I usually make a standing rib roast for Christmas dinner. This year I wasn’t feeling well, so we had leftover ham. So, we had the standing rib roast the other day. It wasn’t Christmas dinner, but it was still delicious! So great that my husband suggested I share the recipe with you. I almost feel like this post is cheating a bit because it’s so simple to make. But then again, everyone is so impressed when I make it, and I want to share that so you can look like a star in the kitchen too.
I love this enough that I would be happy to make it several times a year. The only thing holding me back is the expense. A standing rib roast is essentially prime rib with the bone on, and it’s usually quite expensive. Our Publix puts them on sale at Christmas time for $5.99 a pound, which is a great price. But the roasts are pretty heavy, so it’s still expensive. This time we cooked a 6-1/2 pound roast, which cost $39. It’s not a bad price, but it’s also not something I would pay for an everyday meal. It just seems so expensive. I don’t know, maybe it’s not. We pay $10 a pound for deli roast beef, so this is a much better deal. Maybe I should rethink things and make a rib roast more often.
Anyway, it’s usually on sale during the holidays, so snatch one up now if you can. For size, you want about one bone per adult you’re serving. My roast had three bones, and we had a fair amount of leftovers even though our boys each ate a good amount.
So, seriously, the hardest part about getting over this recipe is the price. And we’ve already talked about that, so let’s get cooking. Your roast will be tied with string and ready to go. You can rinse it and pat it dry. Then cut two large of three medium garlic cloves into three or four stalks each. Stab the roast with a knife to make holes, and push the garlic pieces into the roast. Then coat it generously with salt and pepper on the top and sides.
Instead of using a regular rack, I set the roast on celery stalks in the roasting pan. Pour in two cups of beef broth and roast uncovered in the oven for about 2-1/2 hours. How long you cook it really depends on the size of the roast. It’s best to use an instant-read thermometer and if in doubt, take it out! You do not want to overcook it. Remember, you can always cook something a little more, but once it’s done, you cannot go back and un-cook it. Generally speaking, beef is medium rare at 135° F. If you look carefully, you can see that my thermometer is at 130° F. I know that’s a contradiction, but I know that my thermometer seems to always be a bit lower than it should be according to recipe directions. It’s cracked, so it’s probably broken, but it works well enough for me since I really just need reassurance that I’m close to being done.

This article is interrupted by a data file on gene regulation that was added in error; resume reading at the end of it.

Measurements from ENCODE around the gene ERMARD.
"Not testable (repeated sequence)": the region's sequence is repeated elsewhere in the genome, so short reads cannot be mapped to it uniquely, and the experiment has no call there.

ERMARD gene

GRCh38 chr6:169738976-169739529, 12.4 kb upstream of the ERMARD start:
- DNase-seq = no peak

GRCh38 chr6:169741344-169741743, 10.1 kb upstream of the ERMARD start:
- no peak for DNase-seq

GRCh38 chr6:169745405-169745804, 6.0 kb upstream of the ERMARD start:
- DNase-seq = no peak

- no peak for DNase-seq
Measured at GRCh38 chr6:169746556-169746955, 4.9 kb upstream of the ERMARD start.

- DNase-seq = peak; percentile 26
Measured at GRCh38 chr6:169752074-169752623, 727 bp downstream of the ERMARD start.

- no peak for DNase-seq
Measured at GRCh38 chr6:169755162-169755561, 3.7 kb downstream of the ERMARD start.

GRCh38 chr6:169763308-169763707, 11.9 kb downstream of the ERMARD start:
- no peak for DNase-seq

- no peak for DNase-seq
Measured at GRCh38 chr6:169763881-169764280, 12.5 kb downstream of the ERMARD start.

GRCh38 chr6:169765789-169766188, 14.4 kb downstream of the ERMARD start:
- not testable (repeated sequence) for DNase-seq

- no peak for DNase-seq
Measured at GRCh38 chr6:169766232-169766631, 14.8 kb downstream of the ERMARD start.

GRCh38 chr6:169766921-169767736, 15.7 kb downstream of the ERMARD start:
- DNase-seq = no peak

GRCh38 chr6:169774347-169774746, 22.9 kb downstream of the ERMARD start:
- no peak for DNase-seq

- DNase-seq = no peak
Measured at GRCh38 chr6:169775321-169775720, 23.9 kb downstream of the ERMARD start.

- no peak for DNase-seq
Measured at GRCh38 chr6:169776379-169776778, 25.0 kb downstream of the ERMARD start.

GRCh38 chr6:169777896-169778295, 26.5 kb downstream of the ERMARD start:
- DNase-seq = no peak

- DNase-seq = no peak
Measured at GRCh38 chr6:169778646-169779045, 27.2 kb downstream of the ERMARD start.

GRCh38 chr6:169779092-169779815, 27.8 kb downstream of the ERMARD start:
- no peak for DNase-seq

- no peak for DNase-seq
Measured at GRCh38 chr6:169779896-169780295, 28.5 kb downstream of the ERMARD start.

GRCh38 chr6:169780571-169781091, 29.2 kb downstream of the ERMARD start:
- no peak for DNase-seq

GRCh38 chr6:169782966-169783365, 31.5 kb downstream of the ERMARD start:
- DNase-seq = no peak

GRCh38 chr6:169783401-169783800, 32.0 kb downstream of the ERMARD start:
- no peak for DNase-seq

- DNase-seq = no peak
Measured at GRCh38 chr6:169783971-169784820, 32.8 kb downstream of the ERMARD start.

So, I started out at 2-1/2 hours and then checked the temperature. It was only 120°, so I put it back in for another 10 minutes. I figured it wouldn’t be done yet since the 2-1/2 hours is really for a 4-5 pound roast. But, still, I checked just in case so it wasn’t overdone. Once you’re close like that, cook it in small increments of time, say 10 minutes, and set the timer so make sure you don’t forget it.
Once you have the temp you’re going for, pull it out of the oven and let it rest for 10 minutes or so before cutting. That gives the roast time to reabsorb some of the juices so they don’t spill out all over the cutting board. You want the juice in the meat, not on the counter! I don’t cover it because that will make it cook longer. If you think yours isn’t done quite enough, covering it while it rests is a good way to push is just a little further without putting it back in the oven.
Once it’s rested, slice it and serve. You’ll probably want to trim off some of the outside fat. Not all of it, of course, because some people think that’s a treat, but just a little so it’s manageable. My husband loves it medium rare, which is a bright pink center, so he gets the centermost slice The slices towards the ends are always a little bit more done, so the boys get those, although they’re nice and pink too.
Fabulous Standing Rib Roast
5-lb standing rib roast
salt and pepper
2 large or 3 medium garlic cloves, peeled and cut into 3 spears each
2 cups low-salt beef broth
5 or 6 celery stalks, trimmed
Preheat the oven to 275° F. Use a sharp knife to stab six to nine holes in the sides of the roast, spacing them evenly on the two sides of the roast. Insert one garlic spear into each hole. Cover the top and two sides generously with salt and pepper.
Coat the bottom of a 9×13 baking dish with cooking spray. Place the celery stalks evenly in the dish, then put the roast on top of the celery. Pour the beef broth into the pan.
Roast for about 2-1/2 hours, until the innermost part of the roast is 135° for medium rare. (Note, the USDA recommends cooking roasts to 145, making them medium. I’m all for food safety, but that’s too done for my tastes. But, I want you to know that’s what the officials say to do.) Remove from oven and allow to rest for 10 minutes prior to slicing. Serve with horseradish.
Serves 4 generous adult portions.
Adapted from Publix Aprons Standing Rib Roast.